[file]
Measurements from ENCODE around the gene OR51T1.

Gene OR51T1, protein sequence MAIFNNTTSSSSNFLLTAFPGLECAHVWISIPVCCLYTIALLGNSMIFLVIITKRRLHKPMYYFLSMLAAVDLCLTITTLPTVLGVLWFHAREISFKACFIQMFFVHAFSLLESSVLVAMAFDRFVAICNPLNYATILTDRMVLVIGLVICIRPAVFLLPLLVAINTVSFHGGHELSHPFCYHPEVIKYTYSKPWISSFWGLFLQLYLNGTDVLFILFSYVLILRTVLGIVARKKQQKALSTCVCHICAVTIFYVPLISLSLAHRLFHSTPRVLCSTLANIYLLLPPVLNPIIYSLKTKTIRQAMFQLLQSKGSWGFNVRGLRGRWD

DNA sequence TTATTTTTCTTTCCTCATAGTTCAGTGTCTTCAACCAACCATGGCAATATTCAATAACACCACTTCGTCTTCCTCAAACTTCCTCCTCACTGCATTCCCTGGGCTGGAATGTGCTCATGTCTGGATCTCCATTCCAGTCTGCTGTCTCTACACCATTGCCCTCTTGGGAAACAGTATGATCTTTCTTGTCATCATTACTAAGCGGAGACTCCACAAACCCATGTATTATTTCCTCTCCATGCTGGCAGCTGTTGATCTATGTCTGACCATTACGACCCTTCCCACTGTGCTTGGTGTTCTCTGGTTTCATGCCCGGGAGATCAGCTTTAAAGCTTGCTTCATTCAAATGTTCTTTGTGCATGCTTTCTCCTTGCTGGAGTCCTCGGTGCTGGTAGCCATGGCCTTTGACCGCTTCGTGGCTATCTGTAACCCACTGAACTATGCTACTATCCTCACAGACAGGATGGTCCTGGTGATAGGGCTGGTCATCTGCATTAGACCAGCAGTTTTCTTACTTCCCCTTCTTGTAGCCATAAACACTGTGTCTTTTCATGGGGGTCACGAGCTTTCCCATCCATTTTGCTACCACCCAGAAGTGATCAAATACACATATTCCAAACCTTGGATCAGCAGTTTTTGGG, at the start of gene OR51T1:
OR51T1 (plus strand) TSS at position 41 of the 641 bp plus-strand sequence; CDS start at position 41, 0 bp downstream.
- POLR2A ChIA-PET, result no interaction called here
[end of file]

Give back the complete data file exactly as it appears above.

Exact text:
Measurements from ENCODE around the gene OR51T1.

Gene OR51T1, protein sequence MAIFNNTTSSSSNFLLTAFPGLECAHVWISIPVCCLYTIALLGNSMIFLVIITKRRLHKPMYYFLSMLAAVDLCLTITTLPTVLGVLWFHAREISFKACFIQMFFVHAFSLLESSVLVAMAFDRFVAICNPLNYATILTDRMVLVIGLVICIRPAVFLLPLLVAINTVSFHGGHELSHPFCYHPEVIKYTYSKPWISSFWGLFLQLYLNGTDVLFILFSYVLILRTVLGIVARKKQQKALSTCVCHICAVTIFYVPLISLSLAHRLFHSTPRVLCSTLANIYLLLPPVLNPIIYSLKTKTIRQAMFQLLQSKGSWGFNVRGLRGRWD

DNA sequence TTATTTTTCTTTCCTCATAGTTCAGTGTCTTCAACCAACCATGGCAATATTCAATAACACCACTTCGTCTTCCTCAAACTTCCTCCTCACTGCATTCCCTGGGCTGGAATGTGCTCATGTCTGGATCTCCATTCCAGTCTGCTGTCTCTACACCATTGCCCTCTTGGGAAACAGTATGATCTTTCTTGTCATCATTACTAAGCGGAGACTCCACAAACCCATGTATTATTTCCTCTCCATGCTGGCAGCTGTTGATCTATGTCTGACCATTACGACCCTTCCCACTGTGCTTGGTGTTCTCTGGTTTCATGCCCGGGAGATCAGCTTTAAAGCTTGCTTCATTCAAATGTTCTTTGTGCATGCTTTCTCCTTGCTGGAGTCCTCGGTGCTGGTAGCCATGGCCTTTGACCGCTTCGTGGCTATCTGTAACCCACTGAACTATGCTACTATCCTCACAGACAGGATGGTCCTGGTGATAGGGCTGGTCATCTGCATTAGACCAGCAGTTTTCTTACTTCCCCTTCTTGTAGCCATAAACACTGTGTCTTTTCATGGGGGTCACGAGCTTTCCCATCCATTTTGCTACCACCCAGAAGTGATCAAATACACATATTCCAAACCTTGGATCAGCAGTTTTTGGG, at the start of gene OR51T1:
OR51T1 (plus strand) TSS at position 41 of the 641 bp plus-strand sequence; CDS start at position 41, 0 bp downstream.
- POLR2A ChIA-PET, result no interaction called here